Wednesday, May 22, 2024

Getting inventive about how we make food

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Dr Victoria Hatton shares insights about evolving production strategies after a recent trip to Australia and the US.
Reading Time: 3 minutes

I have been very fortunate, six months into a new job, to travel to the United States and Australia to learn, to calibrate my thinking, test ideas and form new ones. I have also built new friendships and new collaborations. 

After such a fabulous trip, its important to distil my thoughts, and share those that are relevant so that others can learn from my experience. 

There are three key takeaways.

The global food story is evolving. No one would argue that innovation is what led to simple things like scrambled egg becoming a staple in our diets, or the good old sourdough bread that kept us occupied during covid. And who is to argue that Violet Beauregarde’s experience and her three-course-dinner chewing gum ideated by Willy Wonka may not yet become a reality. 

Indeed, we have been growing, creating, cooking and selling food for centuries; it is societies’ response to changing circumstances. 

While we haven’t stopped innovating in our food system in New Zealand, I think we have become quite single-minded in what our food system looks like. To evolve and keep up with the rest of the world we must become more open-minded to allow our food system to diversify and innovate, and our scientists, farmers, growers and chefs to create new, tasty, nutritious food. Whether it is sourced from the sea, the paddock, the lab, a field, a stainless-steel fermenter or an orchard. Whether it is grown indoors or out, horizontally or vertically, in or out of space.

We need to move away from the desire to debate what we call this new chapter of our food story; it is NOT an alternative story.  I think we need to move away from the infatuation we have with protein, it is about more than that. We are emerging into a new period of “food” that we must embrace. One where new food will be “complementary” to our existing food, and I hope, as our food story evolves, that this new food will be mainstreamed into our food choices as soon as possible, as soon as it’s safe to do so.

New Zealand is small. Usually, I would argue that size doesn’t matter but I think when it comes to attracting investment to support innovation, size and scale are everything. Creating new food costs a great deal and margins for those involved in the ecosystem are small. There is no doubt we are world class in our food innovation, research, science and development, and our skills at ideation are second to none, but we struggle to scale efficiently and cost effectively beyond the pilot stage. There is a giant hole in the support mechanisms beyond the pilot and into commercial scale-up phases.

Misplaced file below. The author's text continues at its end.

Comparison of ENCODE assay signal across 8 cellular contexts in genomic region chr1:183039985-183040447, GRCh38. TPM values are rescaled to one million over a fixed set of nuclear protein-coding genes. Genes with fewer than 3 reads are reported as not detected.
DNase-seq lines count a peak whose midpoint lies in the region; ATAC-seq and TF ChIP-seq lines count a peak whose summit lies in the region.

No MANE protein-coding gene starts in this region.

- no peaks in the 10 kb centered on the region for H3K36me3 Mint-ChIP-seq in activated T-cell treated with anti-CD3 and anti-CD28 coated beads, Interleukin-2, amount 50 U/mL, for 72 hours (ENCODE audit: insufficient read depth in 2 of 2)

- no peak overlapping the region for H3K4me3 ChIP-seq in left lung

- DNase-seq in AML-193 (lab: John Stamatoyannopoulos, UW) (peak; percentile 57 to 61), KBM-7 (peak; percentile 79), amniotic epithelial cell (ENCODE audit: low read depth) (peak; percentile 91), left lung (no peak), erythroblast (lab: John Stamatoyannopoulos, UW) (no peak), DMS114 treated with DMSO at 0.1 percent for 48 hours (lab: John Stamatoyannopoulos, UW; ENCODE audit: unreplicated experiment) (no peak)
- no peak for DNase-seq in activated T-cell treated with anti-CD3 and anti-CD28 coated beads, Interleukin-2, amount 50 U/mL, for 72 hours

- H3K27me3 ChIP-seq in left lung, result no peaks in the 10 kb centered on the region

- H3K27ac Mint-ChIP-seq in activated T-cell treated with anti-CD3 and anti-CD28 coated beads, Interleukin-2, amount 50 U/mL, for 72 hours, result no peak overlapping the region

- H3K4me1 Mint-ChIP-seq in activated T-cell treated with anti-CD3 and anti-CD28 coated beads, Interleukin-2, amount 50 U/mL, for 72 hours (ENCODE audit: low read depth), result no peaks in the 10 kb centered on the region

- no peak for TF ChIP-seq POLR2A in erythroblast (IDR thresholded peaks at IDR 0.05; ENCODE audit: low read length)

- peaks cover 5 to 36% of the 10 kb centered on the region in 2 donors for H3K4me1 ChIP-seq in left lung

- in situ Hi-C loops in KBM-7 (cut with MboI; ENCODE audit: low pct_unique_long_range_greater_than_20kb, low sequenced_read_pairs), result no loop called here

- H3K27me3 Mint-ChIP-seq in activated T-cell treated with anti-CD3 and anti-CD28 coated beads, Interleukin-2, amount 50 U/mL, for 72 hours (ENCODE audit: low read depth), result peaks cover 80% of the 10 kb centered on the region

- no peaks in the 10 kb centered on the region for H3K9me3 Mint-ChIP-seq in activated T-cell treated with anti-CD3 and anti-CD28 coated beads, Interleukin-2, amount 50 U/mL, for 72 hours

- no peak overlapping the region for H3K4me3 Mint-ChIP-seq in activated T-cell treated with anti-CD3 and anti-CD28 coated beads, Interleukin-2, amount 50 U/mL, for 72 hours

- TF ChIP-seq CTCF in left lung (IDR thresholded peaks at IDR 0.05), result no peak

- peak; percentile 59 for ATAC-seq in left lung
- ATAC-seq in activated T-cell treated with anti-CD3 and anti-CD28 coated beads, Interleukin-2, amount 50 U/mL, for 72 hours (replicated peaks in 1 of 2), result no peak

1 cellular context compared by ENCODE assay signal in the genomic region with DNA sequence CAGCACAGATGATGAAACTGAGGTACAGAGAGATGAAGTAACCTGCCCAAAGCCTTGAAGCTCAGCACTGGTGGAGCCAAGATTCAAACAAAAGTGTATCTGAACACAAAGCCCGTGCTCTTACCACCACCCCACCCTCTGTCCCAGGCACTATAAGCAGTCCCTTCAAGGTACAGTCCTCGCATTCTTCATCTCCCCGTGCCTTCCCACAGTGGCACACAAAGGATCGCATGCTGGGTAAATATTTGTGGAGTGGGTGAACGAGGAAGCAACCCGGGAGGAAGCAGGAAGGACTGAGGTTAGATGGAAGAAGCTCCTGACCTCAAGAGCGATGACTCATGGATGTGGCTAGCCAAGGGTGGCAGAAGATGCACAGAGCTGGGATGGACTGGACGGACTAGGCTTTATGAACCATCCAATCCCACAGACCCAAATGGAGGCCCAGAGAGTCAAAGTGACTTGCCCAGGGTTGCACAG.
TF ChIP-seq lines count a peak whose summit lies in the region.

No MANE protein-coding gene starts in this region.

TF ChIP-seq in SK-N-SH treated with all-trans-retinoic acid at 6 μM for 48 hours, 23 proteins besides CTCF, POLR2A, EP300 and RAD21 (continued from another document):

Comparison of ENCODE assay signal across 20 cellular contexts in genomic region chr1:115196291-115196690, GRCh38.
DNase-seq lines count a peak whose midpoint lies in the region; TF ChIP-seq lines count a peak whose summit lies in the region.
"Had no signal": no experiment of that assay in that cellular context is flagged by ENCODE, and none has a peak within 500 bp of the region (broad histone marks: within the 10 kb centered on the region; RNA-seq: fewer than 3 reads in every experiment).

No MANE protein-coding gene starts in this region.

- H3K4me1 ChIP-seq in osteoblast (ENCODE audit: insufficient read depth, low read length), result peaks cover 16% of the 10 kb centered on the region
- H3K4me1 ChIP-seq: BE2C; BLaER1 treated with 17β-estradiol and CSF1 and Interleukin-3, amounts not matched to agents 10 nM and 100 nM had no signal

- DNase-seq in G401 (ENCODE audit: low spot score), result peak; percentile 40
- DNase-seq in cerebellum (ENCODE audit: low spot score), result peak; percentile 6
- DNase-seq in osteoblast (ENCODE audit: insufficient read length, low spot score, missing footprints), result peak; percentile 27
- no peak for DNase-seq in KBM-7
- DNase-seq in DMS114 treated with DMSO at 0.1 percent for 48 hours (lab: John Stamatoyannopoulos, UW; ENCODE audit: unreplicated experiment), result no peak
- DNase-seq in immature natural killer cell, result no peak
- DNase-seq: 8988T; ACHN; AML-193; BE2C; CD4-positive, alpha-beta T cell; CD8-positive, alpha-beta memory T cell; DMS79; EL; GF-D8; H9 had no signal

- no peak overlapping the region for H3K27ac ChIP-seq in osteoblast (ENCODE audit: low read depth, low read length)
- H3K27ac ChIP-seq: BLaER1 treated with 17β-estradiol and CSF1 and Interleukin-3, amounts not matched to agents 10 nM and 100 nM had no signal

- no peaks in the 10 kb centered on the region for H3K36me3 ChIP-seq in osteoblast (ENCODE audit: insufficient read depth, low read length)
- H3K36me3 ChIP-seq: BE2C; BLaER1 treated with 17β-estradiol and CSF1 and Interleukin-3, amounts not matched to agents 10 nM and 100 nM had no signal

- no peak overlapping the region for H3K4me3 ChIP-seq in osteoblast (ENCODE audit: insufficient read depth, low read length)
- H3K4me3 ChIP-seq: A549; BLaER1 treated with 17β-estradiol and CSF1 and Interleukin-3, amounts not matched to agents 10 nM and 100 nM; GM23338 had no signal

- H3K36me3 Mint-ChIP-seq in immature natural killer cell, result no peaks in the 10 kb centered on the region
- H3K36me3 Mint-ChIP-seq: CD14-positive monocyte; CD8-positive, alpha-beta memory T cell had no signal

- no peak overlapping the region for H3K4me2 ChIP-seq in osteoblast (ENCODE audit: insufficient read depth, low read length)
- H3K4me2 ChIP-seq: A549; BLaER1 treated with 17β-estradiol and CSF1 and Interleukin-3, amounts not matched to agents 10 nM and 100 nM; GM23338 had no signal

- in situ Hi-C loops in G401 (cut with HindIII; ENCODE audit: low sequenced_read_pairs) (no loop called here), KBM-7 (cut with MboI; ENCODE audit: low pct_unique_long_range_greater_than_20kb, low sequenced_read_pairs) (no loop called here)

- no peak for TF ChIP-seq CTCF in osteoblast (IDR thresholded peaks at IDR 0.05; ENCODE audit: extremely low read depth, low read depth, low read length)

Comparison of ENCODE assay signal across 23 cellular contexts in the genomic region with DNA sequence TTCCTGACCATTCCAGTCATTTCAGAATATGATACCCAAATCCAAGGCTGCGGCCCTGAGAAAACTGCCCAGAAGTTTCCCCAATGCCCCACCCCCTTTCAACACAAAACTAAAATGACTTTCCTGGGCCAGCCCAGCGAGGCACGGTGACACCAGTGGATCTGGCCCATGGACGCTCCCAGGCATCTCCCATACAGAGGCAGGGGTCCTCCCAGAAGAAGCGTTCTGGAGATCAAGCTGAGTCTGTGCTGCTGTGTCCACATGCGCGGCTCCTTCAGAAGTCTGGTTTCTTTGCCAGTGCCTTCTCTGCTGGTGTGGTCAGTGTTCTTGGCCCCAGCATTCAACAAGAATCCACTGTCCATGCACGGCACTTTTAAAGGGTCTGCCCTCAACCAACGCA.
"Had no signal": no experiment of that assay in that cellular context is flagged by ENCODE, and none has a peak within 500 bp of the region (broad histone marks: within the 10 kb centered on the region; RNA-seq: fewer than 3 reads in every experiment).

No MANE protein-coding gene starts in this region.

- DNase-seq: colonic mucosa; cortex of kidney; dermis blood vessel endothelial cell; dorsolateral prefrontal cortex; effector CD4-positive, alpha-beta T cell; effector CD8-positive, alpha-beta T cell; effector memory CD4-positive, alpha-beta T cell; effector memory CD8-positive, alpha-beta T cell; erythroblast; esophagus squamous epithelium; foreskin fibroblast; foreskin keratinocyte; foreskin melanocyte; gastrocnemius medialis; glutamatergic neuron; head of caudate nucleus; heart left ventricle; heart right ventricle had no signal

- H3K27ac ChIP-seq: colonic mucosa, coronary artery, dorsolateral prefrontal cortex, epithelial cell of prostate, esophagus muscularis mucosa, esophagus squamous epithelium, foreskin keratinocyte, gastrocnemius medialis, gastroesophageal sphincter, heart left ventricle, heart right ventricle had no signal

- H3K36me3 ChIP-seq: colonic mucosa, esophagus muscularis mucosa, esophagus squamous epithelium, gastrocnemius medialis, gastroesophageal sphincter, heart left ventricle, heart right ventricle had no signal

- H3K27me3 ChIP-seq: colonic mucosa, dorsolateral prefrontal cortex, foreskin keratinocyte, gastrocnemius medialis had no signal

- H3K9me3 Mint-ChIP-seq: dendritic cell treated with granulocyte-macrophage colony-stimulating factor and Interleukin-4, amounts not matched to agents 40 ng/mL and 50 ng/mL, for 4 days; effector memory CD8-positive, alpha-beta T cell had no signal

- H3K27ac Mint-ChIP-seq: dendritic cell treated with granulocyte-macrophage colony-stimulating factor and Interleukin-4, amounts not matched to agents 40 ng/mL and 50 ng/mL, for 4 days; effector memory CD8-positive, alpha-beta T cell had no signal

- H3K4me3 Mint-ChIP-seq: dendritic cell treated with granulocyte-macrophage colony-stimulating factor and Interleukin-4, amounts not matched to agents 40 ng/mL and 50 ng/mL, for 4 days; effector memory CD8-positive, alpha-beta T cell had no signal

We are trying to fill this hole with investment raising rounds overseas and here in NZ, trying to pitch to build commercial scale infrastructure that gets used by a single player, innovator, scientist or producer. 

What I have learnt is it’s all about the cost curve and doing it this way is inefficient and makes for a poor return on investment. And failure appears to be high among our new food innovators because of how we are scaling our commercial efforts. New food has no price parity on the supermarket shelf. 

We need to change how we behave if we are to evolve our food story. We need to create scale for investment but also for price parity – for the new food to be competitive. Rather than innovators and producers doing it alone (which is a very Kiwi way), we need to get better at sharing knowledge, insights and most importantly, equipment, which is where the true cost lies. We need to do this to create scale to attract investment whether it’s from government or from outside investors. 

Speed is everything. Being open-minded and collaborative, dare I say it, doesn’t come easily in NZ but we honestly don’t have time to procrastinate, stare into the ocean and fight among ourselves. Markets are changing. Interest in new, novel, innovative food is growing and not just because the consumer desires it.

Equitable access to food is a growing global concern. Governments are writing and implementing domestic food strategies that include investment in innovation and technology to evolve their food systems (for example, Singapore, Qatar, Canada). Whether it is indoor, outdoor, in the lab or using vertical farms, post-covid, being food secure is paramount at any cost.

The race is on to deliver sustainability and climate change targets. “Big food” producers need to remove their Scope 3 emissions from their supply chains; these largely consist of methane emissions from rice, meat and milk production. Sourcing ingredients that can replace these products, that are produced with zero methane emissions, (that is, without the cow), is fast-tracking investment in lab-based and fermented ingredients that have great taste and texture.

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